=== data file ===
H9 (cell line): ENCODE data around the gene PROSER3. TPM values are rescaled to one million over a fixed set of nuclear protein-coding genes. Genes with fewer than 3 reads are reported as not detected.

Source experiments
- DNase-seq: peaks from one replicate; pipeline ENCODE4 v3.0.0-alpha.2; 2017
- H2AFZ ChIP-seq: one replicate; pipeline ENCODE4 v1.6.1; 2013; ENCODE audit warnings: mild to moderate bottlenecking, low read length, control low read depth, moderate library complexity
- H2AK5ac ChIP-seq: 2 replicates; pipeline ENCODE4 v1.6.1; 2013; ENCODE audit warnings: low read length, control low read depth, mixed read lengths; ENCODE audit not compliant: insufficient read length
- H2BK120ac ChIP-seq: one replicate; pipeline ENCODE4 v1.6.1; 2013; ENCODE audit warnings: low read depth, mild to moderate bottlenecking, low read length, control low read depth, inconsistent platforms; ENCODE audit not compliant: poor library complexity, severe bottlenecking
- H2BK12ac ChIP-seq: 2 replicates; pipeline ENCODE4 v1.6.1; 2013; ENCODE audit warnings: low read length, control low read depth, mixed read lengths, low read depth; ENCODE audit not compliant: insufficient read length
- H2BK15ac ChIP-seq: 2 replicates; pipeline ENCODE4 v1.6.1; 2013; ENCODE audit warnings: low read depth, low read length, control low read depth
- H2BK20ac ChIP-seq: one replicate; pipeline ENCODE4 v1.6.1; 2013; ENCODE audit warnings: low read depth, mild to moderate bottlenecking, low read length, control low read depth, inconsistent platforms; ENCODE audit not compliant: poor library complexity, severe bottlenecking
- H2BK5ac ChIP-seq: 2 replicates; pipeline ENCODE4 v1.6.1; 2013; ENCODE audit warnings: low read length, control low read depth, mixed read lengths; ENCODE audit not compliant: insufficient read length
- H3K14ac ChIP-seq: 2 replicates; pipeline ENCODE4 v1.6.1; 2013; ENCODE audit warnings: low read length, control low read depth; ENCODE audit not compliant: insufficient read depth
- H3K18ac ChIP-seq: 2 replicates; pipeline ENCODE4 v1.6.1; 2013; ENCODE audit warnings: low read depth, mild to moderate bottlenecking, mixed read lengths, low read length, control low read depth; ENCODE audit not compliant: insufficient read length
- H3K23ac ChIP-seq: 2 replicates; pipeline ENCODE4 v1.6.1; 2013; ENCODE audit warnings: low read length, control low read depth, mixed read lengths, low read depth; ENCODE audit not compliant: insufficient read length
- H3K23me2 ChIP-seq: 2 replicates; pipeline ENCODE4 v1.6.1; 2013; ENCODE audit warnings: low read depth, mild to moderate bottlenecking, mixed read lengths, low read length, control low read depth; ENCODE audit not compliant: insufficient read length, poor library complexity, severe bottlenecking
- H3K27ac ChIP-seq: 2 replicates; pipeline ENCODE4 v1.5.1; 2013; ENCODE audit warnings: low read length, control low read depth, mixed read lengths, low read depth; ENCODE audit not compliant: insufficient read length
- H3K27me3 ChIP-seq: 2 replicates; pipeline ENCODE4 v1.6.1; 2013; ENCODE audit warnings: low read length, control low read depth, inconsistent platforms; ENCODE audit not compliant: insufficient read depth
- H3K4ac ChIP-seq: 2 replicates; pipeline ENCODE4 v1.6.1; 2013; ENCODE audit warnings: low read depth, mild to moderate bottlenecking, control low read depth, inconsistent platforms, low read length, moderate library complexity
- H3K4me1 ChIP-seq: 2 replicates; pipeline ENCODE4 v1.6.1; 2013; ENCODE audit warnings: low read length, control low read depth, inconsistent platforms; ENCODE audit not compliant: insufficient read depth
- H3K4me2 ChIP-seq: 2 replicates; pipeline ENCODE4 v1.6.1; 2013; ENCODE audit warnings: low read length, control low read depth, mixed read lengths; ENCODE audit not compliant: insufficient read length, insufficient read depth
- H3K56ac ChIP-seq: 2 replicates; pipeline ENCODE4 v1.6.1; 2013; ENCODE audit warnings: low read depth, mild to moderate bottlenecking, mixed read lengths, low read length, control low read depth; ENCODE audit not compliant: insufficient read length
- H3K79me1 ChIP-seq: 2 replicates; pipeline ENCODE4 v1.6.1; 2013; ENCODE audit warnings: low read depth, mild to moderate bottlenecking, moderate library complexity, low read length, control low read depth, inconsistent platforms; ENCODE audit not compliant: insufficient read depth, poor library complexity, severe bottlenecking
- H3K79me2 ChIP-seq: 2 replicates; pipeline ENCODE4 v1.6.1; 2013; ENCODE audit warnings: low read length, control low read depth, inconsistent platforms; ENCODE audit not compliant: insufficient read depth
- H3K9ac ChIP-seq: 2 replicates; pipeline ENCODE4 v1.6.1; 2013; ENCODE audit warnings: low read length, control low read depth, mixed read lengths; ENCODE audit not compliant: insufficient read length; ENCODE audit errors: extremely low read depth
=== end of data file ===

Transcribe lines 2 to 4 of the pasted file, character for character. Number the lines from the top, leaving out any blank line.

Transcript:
Source experiments
- DNase-seq: peaks from one replicate; pipeline ENCODE4 v3.0.0-alpha.2; 2017
- H2AFZ ChIP-seq: one replicate; pipeline ENCODE4 v1.6.1; 2013; ENCODE audit warnings: mild to moderate bottlenecking, low read length, control low read depth, moderate library complexity